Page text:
Radiation-induced spacecraft anomalies have been known since the Explorer I launch on January 31, 1958, when a Geiger counter put aboard by J.A. Van Allen suddenly stopped counting. It turned out that the counter was in fact saturated by an extremely high count rate. This led to the discovery of the Van Allen belts.
The inner belt, beginning at about 1,000 km above the surface of the Earth, contains primarily protons with energies between 10-100 MeV. The offset between Earths geographical and magnetic axes causes an asymmetry in the radiation belt above the Atlantic Ocean off the Brazilian coast, allowing the inner belt to reach a minimum altitude of 250 km. This "South Atlantic Anomaly" is important because it occupies a region through which low-orbiting satellites spend as much as 30% of their time. During a solar flare, which can happen anytime, the number of protons suddenly increases by more than a million.
The first spacecraft loss due to total radiation dose effects occurred unexpectedly in 1962. A satellite, Telstar, was launched just one day after a high altitude nuclear weapons test. This weapons test produced a large number of beta particles, which caused a new and very intense radiation belt that lasted until the early 1970s. Telstar and six other satellites were lost within a seven-month period after this weapons test. Telstar was well-studied and the loss was traced directly to breakdown of diodes in the command decoder due to the total radiation dose.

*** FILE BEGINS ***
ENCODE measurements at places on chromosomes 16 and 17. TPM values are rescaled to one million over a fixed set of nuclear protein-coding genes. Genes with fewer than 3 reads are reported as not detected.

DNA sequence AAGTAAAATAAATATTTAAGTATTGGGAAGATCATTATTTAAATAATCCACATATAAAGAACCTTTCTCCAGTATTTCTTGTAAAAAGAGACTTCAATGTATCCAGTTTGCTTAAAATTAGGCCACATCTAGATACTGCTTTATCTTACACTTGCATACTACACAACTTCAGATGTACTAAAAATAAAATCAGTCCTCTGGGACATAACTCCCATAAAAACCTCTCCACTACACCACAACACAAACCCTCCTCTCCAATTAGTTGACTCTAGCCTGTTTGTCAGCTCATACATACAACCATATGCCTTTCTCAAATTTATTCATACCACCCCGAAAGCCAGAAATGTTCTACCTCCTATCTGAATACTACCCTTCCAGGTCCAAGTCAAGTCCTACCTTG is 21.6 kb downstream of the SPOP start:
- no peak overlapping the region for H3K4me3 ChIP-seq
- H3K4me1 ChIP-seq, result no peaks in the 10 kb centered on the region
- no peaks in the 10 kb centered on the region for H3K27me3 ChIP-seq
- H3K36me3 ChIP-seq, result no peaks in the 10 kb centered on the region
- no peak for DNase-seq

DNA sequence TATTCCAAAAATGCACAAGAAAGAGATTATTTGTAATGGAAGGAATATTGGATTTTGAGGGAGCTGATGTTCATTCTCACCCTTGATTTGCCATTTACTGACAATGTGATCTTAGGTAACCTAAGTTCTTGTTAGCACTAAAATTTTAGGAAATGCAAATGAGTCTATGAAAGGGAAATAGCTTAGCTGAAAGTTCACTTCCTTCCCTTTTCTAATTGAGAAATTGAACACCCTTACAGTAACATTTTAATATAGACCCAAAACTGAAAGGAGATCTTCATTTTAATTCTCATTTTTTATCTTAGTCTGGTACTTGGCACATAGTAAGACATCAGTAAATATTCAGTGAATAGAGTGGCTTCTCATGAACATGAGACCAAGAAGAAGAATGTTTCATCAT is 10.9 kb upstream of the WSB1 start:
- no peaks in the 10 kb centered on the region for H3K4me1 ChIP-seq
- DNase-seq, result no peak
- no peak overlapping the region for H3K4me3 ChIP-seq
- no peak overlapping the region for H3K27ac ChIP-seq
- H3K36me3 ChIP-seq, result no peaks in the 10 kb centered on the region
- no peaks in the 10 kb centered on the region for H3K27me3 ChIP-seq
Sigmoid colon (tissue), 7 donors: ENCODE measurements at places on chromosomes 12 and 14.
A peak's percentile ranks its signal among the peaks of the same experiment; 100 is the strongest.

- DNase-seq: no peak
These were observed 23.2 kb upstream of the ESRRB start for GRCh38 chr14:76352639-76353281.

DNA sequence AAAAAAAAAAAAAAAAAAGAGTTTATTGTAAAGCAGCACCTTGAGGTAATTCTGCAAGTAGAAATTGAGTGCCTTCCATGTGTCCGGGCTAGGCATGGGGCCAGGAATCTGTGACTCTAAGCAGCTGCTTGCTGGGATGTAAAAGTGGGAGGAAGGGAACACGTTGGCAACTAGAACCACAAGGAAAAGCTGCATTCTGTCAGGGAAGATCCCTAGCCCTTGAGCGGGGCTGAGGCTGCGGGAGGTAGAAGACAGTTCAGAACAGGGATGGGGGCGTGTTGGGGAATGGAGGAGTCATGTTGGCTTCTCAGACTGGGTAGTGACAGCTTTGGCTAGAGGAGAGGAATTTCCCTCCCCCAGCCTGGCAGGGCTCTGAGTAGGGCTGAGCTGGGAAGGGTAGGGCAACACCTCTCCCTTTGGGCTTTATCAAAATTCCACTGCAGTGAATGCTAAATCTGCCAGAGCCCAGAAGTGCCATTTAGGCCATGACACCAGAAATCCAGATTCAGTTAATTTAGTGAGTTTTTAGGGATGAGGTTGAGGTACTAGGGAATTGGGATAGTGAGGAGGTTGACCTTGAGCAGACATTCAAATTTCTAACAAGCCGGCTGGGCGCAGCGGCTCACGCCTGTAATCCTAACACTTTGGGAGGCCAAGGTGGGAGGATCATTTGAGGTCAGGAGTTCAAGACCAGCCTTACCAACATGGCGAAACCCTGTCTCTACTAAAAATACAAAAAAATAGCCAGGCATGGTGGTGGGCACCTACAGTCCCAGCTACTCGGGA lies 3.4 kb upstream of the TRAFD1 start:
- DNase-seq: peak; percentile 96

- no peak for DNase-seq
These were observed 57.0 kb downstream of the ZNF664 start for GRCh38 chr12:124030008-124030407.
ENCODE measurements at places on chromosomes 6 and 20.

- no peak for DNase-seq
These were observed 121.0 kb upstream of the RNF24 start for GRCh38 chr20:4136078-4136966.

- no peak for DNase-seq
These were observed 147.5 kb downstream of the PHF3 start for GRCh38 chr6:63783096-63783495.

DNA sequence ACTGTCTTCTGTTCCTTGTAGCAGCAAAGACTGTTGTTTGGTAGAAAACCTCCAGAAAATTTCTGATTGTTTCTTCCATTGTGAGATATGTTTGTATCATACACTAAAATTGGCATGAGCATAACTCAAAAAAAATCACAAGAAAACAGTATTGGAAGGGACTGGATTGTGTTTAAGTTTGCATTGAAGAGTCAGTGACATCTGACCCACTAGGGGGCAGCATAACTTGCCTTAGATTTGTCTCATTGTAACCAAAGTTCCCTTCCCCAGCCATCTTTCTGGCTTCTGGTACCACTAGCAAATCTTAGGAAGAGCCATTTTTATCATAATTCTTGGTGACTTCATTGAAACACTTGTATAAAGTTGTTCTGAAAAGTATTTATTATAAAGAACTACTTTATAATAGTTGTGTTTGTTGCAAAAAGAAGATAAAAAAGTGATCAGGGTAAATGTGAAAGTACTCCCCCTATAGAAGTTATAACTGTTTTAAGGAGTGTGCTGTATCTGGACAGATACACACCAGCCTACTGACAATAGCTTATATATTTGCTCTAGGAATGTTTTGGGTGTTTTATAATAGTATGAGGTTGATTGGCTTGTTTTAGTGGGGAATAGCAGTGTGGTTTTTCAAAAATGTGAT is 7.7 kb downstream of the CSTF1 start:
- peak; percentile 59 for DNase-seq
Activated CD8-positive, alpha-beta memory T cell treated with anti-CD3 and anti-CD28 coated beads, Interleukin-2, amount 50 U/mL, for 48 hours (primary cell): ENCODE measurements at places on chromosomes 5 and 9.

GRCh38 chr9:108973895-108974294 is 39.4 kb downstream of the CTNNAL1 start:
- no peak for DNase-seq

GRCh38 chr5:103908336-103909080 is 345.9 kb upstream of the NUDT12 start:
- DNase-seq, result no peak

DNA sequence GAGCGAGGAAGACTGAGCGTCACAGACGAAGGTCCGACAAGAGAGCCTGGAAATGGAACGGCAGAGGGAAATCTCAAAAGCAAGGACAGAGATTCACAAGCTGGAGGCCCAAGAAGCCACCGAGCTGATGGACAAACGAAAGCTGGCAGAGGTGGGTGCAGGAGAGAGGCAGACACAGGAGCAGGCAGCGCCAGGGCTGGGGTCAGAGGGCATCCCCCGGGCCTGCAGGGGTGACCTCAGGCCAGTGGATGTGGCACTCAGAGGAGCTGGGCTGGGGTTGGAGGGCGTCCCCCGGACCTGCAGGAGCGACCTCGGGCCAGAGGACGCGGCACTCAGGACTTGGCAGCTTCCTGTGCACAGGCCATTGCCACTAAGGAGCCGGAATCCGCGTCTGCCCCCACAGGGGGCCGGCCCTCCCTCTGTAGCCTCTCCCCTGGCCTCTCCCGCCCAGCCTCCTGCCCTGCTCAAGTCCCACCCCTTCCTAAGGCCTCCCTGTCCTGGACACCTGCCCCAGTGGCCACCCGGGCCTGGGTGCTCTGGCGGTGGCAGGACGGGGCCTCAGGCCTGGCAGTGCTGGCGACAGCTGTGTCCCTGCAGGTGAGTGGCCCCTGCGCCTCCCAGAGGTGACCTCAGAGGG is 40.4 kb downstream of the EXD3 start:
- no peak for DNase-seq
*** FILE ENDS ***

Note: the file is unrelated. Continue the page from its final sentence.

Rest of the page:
Radiation effects studies done at accelerators measure either total-dose effects, displacement damage, or single event effects (SEE). A SEE occurs when one ion passing through a semiconductor causes enough damage to upset the circuit in some way. In 1978, the first SEEs were observed at ground level when Intel Corporation discovered that anomalous upsets occurring in dynamic random access computer memories were being caused by alpha particles emitted from trace amounts of thorium and uranium in the materials from which the devices packages were made. It was quickly found that massive ions, protons, and neutrons could all induce SEEs.
SEEs can result in the flip of a memory bit as in the case of upsets with little other effect on the circuit, or they can be more catastrophic, causing the chip to either latchup and have to be powered down to reset the circuit, or it might burn out altogether or rupture a gate.